Do We Believe? On the Supernatural Powers of Our God.

Do You Believe?

Do you truly believe that the Lord is still able to work miracles? I want you to be honest with yourself and ask yourself this one question. Do you truly, deeply, believe in your heart that a man who has been blind for thirty years could come into your church service, the congregation could pray for him, and he could recover his sight? Truly and deeply, can you bring yourself to believe that this could happen?

See, there was a group in the 4th century Church called the Eunomians, and this group was characterized by many false teachings. The foremost heresy of which they were guilty, however, was that they denied that Jesus was of the same or like nature as the Father, and they denied the Holy Spirit. See, this group, they were blinded by their own pride, so much so that they felt as though anything that couldn’t be explained in human logic was obviously false, and thus they sought to distill all of the mysteries of Scripture out of Scripture and reduce it to only that which could be logically understood. If it didn’t make sense in their human minds, then it was taught that it was false. They would perform these theological contortion acts with the Scriptures to make them fit what they could understand, not only denying the doctrine of the Holy Trinity, but denying literally anything that couldn’t be empirically proven through concrete physical evidence. They denied any of the miracles of Scripture and any supernatural aspect of the faith, by reducing it into formulaic theological systems which could fit into the theological equivalent of the scientific theory.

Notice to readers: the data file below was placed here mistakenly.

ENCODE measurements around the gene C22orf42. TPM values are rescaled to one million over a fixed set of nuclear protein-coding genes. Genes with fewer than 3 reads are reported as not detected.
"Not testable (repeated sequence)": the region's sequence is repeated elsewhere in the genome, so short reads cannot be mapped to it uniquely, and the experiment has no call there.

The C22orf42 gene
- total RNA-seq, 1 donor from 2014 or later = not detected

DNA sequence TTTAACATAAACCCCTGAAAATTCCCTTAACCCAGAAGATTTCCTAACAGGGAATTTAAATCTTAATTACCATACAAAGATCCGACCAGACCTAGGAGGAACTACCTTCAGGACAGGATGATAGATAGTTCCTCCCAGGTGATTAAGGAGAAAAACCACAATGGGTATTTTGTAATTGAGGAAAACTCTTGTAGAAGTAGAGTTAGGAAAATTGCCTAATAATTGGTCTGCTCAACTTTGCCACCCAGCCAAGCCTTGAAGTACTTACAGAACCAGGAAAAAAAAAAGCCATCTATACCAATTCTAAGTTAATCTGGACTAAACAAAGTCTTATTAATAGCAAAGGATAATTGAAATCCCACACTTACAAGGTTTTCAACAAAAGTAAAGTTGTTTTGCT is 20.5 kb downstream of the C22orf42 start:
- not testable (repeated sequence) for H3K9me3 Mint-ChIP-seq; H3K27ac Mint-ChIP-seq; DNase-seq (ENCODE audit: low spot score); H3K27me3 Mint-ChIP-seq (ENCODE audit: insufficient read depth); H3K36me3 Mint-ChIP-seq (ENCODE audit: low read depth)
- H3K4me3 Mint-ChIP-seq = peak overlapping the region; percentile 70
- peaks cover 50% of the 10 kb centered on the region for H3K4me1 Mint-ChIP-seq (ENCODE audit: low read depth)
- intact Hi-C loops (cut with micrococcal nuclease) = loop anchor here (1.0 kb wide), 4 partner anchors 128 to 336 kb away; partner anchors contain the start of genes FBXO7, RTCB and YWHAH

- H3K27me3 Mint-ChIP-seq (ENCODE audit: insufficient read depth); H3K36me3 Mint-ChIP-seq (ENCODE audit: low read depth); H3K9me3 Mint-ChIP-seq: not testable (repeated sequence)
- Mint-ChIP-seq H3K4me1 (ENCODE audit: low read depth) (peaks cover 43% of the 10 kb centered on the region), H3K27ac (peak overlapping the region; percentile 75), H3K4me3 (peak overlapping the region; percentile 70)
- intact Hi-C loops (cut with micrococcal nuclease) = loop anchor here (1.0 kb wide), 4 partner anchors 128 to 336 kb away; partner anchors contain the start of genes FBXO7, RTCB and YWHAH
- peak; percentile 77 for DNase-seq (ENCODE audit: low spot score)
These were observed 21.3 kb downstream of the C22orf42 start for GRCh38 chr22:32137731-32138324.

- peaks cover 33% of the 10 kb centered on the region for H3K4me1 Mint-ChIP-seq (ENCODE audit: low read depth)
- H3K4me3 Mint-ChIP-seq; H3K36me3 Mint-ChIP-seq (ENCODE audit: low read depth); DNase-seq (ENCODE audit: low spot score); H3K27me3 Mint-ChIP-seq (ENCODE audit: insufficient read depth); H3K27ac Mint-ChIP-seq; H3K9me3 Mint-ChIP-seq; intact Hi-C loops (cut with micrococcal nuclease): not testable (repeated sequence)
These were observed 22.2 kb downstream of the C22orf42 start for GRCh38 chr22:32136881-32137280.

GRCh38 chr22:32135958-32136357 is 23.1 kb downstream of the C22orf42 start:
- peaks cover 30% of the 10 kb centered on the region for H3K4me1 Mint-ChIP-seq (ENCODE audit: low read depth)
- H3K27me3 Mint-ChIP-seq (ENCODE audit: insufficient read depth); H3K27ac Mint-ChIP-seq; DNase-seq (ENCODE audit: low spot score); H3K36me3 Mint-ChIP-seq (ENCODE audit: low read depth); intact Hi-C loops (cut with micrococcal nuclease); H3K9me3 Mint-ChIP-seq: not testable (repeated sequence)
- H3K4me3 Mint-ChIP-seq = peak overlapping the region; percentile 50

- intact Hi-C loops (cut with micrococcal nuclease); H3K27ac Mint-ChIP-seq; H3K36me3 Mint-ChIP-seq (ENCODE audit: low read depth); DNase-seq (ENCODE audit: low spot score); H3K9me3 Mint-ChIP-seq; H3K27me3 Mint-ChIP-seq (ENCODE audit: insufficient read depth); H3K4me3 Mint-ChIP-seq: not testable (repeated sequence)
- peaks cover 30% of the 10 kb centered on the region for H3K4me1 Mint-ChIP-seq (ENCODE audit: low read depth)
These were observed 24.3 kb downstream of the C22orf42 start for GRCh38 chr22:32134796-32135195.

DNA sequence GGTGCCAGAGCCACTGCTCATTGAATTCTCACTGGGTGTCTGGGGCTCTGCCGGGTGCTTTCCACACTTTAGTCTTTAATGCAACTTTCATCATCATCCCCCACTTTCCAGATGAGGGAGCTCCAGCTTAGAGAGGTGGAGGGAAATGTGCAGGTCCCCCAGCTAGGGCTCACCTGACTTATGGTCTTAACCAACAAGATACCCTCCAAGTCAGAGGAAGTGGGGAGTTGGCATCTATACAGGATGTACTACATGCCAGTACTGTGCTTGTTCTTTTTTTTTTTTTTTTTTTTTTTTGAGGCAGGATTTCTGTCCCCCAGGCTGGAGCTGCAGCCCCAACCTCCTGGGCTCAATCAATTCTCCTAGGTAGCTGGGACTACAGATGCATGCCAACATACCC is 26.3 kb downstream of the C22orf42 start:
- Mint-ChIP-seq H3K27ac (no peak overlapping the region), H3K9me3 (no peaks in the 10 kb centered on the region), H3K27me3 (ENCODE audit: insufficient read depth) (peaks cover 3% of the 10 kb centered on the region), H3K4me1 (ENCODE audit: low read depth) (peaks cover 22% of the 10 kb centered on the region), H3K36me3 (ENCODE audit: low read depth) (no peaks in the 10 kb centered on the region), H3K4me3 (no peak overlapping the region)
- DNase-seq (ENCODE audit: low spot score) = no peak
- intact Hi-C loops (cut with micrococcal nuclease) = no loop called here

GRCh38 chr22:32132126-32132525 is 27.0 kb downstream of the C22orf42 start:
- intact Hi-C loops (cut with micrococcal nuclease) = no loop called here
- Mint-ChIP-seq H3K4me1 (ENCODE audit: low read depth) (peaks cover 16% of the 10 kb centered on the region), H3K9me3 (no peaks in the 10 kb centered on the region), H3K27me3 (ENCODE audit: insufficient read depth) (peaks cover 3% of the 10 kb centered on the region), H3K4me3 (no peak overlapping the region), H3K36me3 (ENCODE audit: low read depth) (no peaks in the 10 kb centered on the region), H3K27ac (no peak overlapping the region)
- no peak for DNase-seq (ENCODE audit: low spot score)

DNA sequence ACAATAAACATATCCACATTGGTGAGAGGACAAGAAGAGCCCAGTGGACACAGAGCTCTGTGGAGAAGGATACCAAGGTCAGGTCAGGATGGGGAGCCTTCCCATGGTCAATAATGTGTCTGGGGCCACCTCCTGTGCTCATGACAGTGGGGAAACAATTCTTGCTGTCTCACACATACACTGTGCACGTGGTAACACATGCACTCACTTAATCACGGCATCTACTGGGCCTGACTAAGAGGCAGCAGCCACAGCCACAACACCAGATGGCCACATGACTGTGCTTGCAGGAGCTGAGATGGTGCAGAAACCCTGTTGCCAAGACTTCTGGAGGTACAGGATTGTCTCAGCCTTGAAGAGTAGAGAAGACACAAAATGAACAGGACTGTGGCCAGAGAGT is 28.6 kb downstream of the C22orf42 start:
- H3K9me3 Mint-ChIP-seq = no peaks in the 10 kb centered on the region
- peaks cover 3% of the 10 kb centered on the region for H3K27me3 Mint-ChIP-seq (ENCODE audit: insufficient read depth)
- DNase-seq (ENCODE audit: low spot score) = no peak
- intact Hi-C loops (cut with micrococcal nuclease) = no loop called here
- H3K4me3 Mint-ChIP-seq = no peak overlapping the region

I pose this question because it’s kind of an extreme version of conservative evangelicalism. See, in our evangelical world, we look at the things that “don’t make sense” and try to explain them away as much as possible. We’ve gone out of our way to destroy the mystery of our religion, removing the Supernatural elements of it, and, in turn, reduced it to a human philosophy rooted in Christian theology. We’ve reduced our very faith to a sort of moralistic humanism, with a list of “do’s and don’t’s.” Christians don’t watch “R” rated movies, Christians don’t get drunk, Christians don’t argue, Christians don’t commit adultery, etc. And, while those moral truths are relevant, is that really all that our faith represents? And unfortunately, that’s all that we seem to believe in. See, I’ve heard teachers, one very prestigious teacher in particular, in our generation say things like “if you want to really see the true power of the Holy Spirit, watch a lost sinner come to repentance.” And, while that is truly a powerful sight to behold, is that really all that the Holy Spirit can do? Is it beyond His power to do anything more than save us and lead us to clean up our own lives?